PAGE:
Walter Lippmann (23 September 1889 – 14 December 1974) was an American intellectual, writer, report
Walter Lippmann (23 September 1889 – 14 December 1974) was an American intellectual, writer, reporter, and political commentator who became highly popular for the introduction of the concept of Cold War for the first time in the world. Lippmann was awarded twice (1958 and 1962) a Pulitzer Prize for his syndicated newspaper column, “Today and Tomorrow”.
Walter Lippmann was born on 23 September 1889, in New York City, to Jacob and Daisy Baum Lippmann; his upper-middle class German-Jewish family, took annual holidays in Europe. At age 17, he entered Harvard University where he studied under George Santayana, William James, and Graham Wallas, concentrating upon philosophy and languages (he spoke German and French), and earned his degree in three years, graduating as a member of the Phi Beta Kappa society
In 1911 Lincoln Steffens, the campaigning journalist, took Lippmann on as his secretary. Like Steffens, Lippmann supported Theodore Roosevelt and the Progressive Party in the 1912 presidential elections. Lippman's book, A Preface to Politics (1913) was well-received and the following year he joined Herbert Croly in establishing the political weekly, the New Republic.
Lippmann rejected his earlier socialism in Drift and Mastery (1914) and in 1916 became a staunch supporter of Woodrow Wilson and the Democratic Party. In 1917 Lippmann was appointed as assistant to Newton Baker, Wilson's secretary of war. Lippman worked closely with Woodrow Wilson and Edward House in drafting the Fourteen Points Peace Programme. He was a member of the USA's delegation to the Paris Peace Conference of 1919 and helped draw up the covenant of the League of Nations.
In 1920 Lippmann left the New Republic to work for the New York World. His controversial books, Public Opinion (1922) and The Phantom Public (1925), raised doubts about the possibility of developing a true democracy in a modern, complex society.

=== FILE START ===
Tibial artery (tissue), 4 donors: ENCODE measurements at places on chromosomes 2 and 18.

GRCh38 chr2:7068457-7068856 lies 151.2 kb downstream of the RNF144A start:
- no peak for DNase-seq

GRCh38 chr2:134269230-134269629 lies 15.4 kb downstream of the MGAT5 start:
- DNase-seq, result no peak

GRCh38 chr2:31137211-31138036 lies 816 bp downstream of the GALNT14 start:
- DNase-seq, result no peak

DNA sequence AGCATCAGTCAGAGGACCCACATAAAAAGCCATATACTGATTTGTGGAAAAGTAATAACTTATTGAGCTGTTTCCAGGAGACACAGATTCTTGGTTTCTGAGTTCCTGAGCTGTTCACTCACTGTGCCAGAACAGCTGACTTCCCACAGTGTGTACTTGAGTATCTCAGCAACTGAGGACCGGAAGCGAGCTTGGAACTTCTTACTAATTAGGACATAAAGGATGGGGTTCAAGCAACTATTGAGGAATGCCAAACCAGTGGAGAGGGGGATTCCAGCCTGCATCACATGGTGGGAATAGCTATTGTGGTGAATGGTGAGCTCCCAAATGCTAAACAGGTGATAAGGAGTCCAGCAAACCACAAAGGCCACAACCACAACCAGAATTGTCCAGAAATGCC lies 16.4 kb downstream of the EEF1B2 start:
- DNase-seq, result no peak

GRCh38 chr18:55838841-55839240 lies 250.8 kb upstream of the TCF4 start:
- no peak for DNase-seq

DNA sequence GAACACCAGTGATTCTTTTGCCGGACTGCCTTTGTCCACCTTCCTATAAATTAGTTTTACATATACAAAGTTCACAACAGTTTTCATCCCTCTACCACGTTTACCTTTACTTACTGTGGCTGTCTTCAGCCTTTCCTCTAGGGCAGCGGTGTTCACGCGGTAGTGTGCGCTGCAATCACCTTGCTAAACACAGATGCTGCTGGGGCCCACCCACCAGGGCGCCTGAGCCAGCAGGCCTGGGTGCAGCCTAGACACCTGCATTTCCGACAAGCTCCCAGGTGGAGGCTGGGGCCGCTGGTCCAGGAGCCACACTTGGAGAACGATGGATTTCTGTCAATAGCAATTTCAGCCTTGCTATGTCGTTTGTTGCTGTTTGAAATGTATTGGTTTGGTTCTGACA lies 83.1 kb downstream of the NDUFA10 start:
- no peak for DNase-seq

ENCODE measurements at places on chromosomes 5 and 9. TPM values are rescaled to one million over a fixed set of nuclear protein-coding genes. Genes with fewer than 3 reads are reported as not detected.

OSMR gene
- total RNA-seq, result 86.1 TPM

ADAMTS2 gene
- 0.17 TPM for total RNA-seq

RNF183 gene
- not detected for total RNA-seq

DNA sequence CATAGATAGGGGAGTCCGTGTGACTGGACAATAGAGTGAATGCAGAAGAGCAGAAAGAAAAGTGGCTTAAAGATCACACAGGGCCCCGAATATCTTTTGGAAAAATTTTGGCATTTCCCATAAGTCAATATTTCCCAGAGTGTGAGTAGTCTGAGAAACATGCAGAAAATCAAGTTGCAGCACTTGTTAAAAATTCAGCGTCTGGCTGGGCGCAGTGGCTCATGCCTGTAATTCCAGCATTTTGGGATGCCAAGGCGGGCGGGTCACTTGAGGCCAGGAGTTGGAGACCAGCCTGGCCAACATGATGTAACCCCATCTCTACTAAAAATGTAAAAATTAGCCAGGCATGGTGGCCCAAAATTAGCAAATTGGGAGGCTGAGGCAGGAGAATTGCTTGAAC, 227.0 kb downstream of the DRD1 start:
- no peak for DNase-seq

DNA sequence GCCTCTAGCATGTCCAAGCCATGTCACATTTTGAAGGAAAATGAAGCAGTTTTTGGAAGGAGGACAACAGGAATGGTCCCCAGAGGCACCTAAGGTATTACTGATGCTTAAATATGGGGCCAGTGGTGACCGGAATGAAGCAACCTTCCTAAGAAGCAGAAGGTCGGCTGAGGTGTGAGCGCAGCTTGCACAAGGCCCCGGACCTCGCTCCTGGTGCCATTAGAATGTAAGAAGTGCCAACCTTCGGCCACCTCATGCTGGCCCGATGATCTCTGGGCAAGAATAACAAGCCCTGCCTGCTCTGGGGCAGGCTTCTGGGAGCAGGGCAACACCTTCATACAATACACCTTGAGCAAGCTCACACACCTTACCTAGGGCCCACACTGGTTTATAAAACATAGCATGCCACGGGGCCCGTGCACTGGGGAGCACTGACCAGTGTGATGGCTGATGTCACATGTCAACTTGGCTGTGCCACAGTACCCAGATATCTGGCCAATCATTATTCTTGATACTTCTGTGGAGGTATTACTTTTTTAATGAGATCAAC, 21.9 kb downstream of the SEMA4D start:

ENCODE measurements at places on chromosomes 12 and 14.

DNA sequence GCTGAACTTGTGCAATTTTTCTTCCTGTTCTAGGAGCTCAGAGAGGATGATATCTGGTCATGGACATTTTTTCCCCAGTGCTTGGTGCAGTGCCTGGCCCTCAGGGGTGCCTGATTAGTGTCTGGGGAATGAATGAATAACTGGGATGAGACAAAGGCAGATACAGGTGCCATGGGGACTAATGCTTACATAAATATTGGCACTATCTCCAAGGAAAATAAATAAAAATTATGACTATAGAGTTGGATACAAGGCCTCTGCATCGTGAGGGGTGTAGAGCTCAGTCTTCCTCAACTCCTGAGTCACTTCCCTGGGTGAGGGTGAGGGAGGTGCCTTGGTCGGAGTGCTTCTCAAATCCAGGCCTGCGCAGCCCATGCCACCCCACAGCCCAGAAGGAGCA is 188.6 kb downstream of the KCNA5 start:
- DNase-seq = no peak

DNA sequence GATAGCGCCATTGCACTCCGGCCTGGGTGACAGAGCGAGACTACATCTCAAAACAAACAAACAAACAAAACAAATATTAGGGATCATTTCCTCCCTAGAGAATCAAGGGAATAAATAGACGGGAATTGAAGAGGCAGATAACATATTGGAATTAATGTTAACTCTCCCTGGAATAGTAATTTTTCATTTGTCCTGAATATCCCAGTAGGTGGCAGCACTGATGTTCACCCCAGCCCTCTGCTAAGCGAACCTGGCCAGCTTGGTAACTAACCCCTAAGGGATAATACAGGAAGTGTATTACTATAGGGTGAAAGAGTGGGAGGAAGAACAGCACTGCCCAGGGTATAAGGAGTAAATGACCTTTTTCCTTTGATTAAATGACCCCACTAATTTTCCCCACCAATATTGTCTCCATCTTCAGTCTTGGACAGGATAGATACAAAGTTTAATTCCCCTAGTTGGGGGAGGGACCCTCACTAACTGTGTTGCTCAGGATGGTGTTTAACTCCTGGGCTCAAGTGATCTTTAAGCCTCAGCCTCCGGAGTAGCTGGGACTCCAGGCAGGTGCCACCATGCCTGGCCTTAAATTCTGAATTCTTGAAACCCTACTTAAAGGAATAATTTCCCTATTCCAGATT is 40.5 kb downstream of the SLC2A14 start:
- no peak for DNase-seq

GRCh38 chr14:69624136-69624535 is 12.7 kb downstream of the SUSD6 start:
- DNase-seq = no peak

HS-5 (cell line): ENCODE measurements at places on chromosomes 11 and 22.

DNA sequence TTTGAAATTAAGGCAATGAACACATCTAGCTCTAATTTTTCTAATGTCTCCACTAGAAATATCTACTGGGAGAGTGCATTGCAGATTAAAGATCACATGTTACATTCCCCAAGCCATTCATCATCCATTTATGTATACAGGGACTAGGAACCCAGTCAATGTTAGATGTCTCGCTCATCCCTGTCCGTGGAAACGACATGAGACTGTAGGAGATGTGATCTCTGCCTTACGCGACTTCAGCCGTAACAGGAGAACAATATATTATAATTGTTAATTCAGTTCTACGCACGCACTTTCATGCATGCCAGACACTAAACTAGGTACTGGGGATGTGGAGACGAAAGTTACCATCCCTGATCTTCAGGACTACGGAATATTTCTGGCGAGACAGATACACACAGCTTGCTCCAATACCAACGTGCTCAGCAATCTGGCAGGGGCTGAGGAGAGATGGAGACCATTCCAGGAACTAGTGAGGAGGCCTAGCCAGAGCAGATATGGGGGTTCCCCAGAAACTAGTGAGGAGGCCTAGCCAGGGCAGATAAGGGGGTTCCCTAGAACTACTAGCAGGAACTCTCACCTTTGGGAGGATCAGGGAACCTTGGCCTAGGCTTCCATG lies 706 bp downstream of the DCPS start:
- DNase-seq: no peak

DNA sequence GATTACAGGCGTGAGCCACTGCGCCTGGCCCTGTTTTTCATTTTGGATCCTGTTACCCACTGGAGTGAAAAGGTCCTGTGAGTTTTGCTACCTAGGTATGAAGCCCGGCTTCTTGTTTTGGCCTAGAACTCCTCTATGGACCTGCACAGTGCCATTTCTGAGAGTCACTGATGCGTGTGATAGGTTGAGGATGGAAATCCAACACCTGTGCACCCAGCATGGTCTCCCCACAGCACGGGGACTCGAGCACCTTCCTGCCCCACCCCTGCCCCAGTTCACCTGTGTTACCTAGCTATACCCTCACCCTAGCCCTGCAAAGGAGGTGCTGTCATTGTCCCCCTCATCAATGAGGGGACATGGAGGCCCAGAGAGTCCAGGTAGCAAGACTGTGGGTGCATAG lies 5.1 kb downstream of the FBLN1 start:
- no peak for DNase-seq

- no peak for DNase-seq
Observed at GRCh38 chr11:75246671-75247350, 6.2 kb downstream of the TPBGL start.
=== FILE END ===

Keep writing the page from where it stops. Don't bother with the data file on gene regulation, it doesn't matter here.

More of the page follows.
Lippmann became editor of the New York World in 1929, but after it closed in 1931, he moved to the New York Herald Tribune. For the next 30 years Lippmann wrote the nationally syndicated column, Today and Tomorrow. Lippmann developed a very pragmatic approach to politics and during this period supported six Republican and seven Democratic presidential candidates.
After the Second World War, Lippmann returned to the liberal views of his youth. He upset leaders of both the Democratic and Republican parties when he opposed the Korean War, McCarthyism and the Vietnam War. Walter Lippmann died on 14th December, 1974.
A Preface to Politics (1913) ISBN 1-59102-292-4
A Preface to Politics at Project Gutenberg
Drift and Mastery (1914) ISBN 0-299-10604-7
The Stakes of Diplomacy (1915)
The Political Scene (1919)
Liberty and the News (1920)
Public Opinion (1922) ISBN 0-02-919130-0
Public Opinion at Project Gutenberg
The Phantom Public (1925) ISBN 1-56000-677-3
Men of Destiny (1927) ISBN 0-29595-026-9
American Inquisitors (1928)
A Preface to Morals (1929) ISBN 0-87855-907-8
Interpretations 1931-1932 (1932)
The Method of Freedom (1934) out-of-print
The New Imperative (1935)
Interpretations 1933-1935 (1936)
The Good Society (1937) ISBN 0-7658-0804-8
U.S. Foreign Policy: Shield of the Republic (1943)
U.S. War Aims (1944)
The Cold War (1947) ISBN 0-06-131723-3
Essays in the Public Philosophy (1955) ISBN 0-88738-791-8
With William O. ScroggsThe United States in World Affairs 1931 (1932)
The United States in World Affairs 1932 (1933)